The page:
I spent so much time working on understanding MANOVA that in all honesty, I have not investigated nonparametric possibilities. However, I have read a number of articles indicating that often data collected “in the wild” turns up as nonparametric rather than parametric. In some of the analyses, it appears dissertations have been completed using parametric when they would have been better suited as nonparametric. Unfortunately, the scenarios and problems completed in stat classes are mostly parametric sprinkled with a few nonparametric models.

It appears as though the Mann-Whitney U will soon become my best friend. SPSS analysis is revealing the same conclusions as my work with MANOVA…it appears there is little (or no) difference in my two groups. This is surprising as I had supposed there were some similarities, but not to this extent.

So next time you see me, I may look a little different; morphing into a NONPARAMETRICON of house Mann-Whitney U is quite painful!

Statistics make my head hurt August 21, 2011

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I have worked almost all weekend on my DM chapter 4, “Findings.” There is so much to consider when doing an analysis. I have some little reminders here on my desk, like “when the p-value is low, the Ho gotta go.” Silly, huh? Just trying to get my mind around the procedures to follow and what the numbers truly mean is quite a task. Right now, my mind is kind of blurry and it is definitely time to set chapter 4 aside.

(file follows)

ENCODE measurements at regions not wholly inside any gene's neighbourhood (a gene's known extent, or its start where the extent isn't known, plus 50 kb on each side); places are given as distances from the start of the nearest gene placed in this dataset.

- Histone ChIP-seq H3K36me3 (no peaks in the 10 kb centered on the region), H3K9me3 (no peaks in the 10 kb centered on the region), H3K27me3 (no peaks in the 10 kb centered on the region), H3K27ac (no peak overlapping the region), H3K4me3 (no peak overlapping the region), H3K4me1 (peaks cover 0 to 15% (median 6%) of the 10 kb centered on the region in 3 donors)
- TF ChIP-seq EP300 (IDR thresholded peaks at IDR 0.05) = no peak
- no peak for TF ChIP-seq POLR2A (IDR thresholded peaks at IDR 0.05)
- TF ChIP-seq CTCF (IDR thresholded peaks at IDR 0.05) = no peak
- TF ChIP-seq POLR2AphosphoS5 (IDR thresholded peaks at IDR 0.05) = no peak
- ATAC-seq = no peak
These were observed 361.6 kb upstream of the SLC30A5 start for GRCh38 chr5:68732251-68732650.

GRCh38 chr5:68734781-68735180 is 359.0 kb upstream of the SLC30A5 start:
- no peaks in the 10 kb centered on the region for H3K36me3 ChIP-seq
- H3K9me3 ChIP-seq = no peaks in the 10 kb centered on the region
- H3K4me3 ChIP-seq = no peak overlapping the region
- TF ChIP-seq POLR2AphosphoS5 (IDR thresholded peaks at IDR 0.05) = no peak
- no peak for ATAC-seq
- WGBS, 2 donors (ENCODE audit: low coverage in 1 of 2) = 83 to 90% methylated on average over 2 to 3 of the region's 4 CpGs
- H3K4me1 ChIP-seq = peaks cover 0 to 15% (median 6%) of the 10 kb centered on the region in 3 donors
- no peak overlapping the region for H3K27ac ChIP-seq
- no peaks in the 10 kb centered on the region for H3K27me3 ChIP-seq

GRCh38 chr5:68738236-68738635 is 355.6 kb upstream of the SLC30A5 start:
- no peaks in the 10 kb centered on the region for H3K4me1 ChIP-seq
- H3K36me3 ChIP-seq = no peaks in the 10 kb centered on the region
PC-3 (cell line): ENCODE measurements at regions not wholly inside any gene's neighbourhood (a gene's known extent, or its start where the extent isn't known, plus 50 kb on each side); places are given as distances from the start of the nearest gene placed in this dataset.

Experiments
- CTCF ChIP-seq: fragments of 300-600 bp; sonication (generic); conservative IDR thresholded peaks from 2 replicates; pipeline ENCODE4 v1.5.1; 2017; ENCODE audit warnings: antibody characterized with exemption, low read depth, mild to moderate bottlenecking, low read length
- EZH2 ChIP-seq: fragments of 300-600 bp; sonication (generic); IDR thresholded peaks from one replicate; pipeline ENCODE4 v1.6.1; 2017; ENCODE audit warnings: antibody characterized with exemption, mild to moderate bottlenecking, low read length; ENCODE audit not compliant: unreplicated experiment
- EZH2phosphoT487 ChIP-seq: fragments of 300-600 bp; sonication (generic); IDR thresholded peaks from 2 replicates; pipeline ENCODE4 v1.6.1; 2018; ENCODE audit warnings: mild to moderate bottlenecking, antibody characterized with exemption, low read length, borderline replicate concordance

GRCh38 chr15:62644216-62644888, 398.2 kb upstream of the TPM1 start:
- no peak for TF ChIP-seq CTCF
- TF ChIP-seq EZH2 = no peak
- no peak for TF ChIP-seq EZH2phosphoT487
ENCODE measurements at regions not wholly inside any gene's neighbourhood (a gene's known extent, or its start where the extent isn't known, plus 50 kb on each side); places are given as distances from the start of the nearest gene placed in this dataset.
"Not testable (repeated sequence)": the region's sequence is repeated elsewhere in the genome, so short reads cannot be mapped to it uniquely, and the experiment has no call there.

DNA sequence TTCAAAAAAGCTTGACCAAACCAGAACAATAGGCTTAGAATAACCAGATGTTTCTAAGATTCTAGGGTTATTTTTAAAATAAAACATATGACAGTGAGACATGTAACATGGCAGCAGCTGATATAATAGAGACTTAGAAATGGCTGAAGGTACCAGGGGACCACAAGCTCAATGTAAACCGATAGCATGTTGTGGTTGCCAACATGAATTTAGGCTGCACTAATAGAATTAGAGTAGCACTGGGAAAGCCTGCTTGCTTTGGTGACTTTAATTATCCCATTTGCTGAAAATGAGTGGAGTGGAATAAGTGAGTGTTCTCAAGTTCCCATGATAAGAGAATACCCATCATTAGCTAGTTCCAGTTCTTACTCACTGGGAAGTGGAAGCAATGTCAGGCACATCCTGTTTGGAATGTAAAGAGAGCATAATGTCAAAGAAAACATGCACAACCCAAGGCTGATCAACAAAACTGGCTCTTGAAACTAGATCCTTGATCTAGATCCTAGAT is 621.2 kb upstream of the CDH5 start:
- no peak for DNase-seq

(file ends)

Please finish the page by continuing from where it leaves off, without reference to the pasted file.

Statistics make my head hurt!

Kathryn Schulz: On Being Wrong August 7, 2011

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This is a great video – Kathryn Schulz gives an inspiring speach at TED, and reminds us that being wrong is very much part of being human.

 

Statistics resources July 31, 2011

Posted by thinkphd in : DIS9324B , 1 comment so far

I have collected many websites over my journey that have helped me through some tough stats problems, data collection, etc. Here are a few that may help as well:

Alan Reifman’s Collection of Practical Statistics Resources

David Ritchie’s Data Analysis page

David Ritchie’s Data Display page

Application of Statistics in Educational Research (ASER)

Is that an Assumption or a Condition?

Daniel Arkkelin’s textbook “Using SPSS to Understand Research and Data Analysis”

Companion Website to Andy Field’s textbook “Discovering Statistics Using SPSS, 3rd Edition”

StatPages
StatPages Free Statistical Software

SPSS On-Line Training Workshop